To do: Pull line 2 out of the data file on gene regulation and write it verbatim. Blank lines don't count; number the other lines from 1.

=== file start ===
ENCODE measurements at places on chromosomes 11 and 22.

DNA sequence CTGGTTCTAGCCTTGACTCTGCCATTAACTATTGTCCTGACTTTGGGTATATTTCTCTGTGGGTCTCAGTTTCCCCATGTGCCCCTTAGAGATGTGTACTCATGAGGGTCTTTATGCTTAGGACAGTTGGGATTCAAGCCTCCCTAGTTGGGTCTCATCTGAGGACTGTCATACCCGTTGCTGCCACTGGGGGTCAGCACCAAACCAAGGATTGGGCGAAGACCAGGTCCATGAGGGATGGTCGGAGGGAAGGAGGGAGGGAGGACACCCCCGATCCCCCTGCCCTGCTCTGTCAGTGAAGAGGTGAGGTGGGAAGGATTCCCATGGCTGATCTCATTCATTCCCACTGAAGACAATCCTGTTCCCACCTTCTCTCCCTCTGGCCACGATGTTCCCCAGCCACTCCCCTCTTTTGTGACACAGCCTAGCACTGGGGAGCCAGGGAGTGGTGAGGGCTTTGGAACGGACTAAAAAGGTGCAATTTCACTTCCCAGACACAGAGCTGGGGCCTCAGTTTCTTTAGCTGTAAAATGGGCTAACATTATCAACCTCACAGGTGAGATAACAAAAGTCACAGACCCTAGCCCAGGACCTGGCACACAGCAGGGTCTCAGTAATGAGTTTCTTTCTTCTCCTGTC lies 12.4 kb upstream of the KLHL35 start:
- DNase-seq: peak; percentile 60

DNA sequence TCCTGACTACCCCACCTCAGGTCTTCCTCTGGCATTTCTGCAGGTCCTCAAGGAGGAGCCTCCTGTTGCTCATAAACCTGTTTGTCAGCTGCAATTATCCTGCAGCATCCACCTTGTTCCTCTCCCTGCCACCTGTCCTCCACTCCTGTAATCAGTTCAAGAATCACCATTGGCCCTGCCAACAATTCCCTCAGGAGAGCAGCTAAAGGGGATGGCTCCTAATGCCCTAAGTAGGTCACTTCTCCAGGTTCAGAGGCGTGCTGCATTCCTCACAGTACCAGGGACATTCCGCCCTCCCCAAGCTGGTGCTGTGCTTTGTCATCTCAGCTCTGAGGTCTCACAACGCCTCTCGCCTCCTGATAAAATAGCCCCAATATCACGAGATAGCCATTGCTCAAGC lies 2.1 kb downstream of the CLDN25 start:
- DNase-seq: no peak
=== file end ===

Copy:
DNA sequence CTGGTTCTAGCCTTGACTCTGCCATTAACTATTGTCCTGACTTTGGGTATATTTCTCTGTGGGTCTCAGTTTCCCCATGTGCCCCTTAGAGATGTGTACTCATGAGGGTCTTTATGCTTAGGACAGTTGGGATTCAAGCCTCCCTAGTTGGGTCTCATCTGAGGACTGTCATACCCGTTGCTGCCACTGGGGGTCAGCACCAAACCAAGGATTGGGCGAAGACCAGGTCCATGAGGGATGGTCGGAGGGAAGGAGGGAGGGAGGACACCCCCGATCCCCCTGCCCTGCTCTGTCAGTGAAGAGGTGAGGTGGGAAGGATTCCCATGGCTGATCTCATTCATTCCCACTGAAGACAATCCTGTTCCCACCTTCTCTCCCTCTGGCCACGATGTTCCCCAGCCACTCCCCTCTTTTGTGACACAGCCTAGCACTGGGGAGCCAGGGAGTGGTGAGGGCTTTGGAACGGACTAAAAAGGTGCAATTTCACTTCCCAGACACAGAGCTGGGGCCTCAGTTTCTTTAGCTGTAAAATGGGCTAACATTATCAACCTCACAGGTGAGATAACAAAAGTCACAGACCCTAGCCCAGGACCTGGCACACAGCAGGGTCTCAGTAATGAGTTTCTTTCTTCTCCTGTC lies 12.4 kb upstream of the KLHL35 start: